New research from Brigham Young University indicates that 36 percent of multi-player online role-playing gamers are married and that their gaming creates considerable stress in the marriage.
The average age of the respondents in the survey was 33, and the average marriage length was 7 years. Of those couples in which only one spouse gamed, 84 percent of the players were the husbands.
Reported in the Journal of Leisure Research, the study found that 75 percent of spouses of sword-carrying, avatar-loving gamers wish they would put less effort into their guilds and more effort into their marriage. "It's common knowledge that many couples experience challenges around gaming," researcher Neil Lundberg said. "Particularly when husbands are heavy gamers, it clearly has a negative impact on their marriages."
Interestingly, the study revealed it's not the time spent playing games that caused dissatisfaction, but rather the resulting arguments or disrupted bedtime routines. "It's not the hours that make a difference," Lundberg said. "It's really what it does to the relationship - whether or not it creates conflict and quarreling over the game."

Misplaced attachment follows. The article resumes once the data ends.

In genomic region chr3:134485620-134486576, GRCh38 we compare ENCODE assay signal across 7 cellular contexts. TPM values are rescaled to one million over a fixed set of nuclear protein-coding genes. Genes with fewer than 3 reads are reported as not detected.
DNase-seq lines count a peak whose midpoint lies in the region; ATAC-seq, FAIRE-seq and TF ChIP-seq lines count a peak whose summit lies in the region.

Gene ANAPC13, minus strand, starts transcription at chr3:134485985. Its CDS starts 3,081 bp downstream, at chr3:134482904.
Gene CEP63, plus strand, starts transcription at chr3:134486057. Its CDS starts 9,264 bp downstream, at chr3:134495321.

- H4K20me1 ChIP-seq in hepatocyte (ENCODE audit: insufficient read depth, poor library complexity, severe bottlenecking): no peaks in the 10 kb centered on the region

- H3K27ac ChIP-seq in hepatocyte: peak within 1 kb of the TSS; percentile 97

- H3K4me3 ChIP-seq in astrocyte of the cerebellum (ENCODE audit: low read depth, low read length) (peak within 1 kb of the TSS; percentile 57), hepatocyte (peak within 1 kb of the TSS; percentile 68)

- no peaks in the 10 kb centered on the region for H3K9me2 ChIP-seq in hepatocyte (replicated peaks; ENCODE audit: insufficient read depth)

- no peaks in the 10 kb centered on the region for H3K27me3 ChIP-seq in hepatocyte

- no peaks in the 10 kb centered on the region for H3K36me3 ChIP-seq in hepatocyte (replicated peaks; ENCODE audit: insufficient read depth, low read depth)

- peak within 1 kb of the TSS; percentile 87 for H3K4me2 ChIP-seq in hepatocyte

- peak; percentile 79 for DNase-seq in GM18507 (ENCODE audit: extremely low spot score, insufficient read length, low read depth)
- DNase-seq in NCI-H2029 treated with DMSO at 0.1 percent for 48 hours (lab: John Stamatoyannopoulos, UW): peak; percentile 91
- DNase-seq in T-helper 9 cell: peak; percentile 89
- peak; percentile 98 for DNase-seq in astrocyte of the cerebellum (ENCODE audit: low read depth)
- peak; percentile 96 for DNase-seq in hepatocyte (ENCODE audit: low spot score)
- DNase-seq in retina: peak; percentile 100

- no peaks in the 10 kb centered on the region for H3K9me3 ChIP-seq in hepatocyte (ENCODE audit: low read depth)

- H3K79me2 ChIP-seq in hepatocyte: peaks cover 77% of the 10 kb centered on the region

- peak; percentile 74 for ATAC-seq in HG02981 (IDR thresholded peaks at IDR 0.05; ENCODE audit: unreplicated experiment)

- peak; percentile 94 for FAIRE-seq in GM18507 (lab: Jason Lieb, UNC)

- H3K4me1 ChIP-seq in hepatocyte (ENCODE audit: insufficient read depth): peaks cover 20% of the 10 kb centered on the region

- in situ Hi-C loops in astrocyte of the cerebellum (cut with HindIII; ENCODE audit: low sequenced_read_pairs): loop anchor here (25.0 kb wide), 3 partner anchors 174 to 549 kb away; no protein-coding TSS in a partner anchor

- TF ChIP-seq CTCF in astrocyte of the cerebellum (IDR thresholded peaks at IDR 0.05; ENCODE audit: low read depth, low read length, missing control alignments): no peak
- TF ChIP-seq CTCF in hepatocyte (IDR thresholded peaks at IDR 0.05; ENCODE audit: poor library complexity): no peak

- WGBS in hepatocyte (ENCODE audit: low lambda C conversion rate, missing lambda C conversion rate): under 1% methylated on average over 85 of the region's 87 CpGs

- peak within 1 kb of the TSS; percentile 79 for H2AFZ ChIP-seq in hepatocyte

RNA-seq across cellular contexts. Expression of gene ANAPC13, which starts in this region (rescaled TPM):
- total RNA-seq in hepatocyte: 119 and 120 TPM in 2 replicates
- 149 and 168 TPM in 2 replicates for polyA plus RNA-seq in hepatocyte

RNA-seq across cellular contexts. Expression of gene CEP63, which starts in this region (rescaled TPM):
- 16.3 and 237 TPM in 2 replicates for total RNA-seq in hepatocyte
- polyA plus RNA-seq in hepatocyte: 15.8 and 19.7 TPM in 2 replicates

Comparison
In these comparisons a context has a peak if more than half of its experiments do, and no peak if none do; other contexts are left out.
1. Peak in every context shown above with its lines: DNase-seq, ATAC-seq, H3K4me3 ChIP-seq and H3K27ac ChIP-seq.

It's not all bad news, however. The study found that for couples in which both spouses play, 76 percent said that gaming has a positive effect on their marital relationship. And for those who do game together, interacting with each other's avatars leads to higher marital satisfaction. However, both must be satisfied with their mutual participation.
"This study really does verify that gaming has an effect on marital satisfaction," Lundberg noted. "It's not just a random occurrence that a few couples are dealing with. Based on the large number of married gamers [36 percent], we can assume this is a widespread issue."
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Source: Brigham Young University